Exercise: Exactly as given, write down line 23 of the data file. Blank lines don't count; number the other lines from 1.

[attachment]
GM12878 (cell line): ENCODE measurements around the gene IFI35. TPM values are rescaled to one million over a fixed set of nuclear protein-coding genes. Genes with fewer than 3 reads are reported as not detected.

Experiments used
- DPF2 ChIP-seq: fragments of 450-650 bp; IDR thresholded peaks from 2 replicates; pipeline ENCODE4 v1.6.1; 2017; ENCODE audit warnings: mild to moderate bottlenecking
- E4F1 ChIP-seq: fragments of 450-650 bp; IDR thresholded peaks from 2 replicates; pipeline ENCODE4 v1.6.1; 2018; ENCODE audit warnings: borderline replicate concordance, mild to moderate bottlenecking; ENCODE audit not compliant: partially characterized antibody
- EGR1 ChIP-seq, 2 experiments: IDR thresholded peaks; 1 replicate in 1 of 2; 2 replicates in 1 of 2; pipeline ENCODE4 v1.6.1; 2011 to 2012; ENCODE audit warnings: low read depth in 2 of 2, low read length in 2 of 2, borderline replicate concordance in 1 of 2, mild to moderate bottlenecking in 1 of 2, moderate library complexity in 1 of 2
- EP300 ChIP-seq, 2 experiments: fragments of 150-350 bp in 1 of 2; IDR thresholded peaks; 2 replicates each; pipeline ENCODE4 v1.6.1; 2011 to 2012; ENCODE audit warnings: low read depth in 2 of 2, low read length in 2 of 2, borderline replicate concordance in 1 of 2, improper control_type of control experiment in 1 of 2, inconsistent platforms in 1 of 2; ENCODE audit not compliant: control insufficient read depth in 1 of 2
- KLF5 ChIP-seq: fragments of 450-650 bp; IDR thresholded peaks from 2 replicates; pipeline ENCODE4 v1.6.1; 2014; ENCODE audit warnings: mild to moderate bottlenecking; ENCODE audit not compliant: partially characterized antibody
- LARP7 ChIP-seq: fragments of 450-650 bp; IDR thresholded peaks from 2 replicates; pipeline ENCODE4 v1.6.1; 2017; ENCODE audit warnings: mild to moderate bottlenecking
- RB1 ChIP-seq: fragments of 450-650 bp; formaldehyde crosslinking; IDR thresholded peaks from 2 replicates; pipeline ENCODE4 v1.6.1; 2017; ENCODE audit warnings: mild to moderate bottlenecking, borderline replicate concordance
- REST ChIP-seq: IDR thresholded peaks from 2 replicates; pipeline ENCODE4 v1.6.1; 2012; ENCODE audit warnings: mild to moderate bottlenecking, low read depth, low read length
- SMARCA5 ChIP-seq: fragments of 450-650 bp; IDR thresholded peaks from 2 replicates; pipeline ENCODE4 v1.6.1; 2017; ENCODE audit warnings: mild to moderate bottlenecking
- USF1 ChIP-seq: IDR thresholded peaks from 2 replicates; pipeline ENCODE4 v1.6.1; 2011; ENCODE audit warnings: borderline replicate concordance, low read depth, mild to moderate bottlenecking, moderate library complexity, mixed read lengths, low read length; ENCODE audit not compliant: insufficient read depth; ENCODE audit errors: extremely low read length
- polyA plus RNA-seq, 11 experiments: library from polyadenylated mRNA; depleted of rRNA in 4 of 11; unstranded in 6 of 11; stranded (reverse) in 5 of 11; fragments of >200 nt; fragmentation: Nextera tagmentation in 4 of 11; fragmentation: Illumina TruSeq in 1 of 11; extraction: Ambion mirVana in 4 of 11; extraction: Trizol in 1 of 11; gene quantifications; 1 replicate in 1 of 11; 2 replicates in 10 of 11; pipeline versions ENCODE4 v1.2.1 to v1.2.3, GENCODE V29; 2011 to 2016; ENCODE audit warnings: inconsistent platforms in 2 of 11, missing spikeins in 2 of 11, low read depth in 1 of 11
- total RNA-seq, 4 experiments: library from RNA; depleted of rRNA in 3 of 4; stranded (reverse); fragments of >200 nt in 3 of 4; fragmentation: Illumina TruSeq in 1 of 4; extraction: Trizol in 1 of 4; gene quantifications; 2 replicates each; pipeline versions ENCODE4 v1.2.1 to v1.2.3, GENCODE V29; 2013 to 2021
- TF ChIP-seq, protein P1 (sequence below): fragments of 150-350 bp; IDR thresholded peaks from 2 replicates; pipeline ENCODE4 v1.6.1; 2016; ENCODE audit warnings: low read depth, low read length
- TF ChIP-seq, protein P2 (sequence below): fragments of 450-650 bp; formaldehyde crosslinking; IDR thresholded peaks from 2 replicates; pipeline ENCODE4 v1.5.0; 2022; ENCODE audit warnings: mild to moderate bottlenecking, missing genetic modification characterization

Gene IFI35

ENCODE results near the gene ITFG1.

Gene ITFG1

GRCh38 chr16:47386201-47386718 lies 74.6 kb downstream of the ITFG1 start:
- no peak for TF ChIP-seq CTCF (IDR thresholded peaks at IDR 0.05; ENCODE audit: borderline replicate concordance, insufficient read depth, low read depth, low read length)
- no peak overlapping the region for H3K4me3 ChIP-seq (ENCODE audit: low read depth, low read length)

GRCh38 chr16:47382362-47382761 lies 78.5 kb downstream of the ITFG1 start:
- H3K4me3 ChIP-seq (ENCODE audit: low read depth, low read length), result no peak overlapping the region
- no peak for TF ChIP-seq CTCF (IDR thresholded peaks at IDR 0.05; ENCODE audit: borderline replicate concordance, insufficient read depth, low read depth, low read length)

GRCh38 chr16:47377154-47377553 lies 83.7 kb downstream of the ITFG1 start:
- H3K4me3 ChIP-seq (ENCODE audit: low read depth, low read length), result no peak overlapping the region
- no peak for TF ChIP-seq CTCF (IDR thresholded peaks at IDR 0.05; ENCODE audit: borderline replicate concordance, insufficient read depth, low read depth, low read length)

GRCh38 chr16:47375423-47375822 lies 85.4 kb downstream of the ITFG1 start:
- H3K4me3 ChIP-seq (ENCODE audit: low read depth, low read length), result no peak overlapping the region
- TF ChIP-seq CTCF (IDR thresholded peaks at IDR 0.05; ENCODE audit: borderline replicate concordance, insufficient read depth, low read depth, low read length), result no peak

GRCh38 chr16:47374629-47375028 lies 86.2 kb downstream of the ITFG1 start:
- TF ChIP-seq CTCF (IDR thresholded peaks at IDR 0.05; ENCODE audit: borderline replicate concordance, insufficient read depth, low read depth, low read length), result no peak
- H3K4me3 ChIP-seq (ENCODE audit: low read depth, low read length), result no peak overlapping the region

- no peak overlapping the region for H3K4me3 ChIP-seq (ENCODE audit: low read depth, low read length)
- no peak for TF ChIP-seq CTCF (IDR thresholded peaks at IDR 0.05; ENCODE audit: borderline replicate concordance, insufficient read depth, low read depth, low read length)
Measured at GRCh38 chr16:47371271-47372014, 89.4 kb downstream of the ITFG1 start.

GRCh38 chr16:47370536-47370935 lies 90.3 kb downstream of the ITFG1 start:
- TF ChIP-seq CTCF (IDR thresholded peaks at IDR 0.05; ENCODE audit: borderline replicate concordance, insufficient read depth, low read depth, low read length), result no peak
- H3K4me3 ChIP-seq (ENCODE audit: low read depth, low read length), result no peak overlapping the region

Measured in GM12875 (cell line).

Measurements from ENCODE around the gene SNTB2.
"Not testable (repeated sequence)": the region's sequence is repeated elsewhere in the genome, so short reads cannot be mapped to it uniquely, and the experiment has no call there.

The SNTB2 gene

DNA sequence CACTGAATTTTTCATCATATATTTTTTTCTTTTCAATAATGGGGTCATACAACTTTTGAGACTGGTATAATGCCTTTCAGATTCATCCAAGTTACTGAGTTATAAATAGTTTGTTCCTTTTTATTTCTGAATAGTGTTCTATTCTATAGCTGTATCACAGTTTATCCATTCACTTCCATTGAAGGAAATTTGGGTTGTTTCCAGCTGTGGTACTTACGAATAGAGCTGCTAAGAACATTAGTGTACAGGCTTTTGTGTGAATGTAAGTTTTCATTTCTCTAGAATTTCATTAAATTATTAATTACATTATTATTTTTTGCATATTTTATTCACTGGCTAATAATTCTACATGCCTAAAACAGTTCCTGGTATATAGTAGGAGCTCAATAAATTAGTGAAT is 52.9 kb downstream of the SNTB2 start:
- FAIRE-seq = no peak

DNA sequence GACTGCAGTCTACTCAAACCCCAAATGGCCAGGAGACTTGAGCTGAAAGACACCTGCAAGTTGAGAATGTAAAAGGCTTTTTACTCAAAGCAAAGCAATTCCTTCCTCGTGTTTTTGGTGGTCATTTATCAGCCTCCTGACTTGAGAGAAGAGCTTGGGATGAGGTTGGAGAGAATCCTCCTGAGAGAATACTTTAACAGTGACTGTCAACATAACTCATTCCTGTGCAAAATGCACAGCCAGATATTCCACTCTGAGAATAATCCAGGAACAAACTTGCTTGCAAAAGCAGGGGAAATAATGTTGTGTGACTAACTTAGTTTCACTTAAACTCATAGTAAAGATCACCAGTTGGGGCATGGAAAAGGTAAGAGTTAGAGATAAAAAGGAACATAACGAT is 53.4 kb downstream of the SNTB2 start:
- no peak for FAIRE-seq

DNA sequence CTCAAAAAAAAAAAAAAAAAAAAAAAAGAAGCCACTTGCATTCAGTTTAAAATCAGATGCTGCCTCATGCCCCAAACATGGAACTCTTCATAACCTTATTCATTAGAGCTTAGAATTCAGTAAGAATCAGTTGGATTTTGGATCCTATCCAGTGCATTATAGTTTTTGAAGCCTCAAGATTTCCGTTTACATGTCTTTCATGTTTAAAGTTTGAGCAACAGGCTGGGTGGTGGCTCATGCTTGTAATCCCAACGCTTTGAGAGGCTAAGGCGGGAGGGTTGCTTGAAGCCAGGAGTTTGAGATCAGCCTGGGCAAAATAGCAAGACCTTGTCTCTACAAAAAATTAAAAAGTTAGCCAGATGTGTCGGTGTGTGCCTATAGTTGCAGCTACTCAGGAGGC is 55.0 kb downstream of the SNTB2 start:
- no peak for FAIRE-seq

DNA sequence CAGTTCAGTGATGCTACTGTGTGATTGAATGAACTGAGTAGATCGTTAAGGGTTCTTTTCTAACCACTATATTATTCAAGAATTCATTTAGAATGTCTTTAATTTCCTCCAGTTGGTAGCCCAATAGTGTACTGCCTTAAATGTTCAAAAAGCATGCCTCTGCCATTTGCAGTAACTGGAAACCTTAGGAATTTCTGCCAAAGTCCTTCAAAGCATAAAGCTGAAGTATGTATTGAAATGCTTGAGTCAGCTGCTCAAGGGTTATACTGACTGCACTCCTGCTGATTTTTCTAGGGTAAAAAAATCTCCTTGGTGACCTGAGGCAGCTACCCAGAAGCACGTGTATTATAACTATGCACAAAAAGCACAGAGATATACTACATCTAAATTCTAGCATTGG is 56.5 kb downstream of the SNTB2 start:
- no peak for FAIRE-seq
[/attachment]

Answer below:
GRCh38 chr16:47382362-47382761 lies 78.5 kb downstream of the ITFG1 start: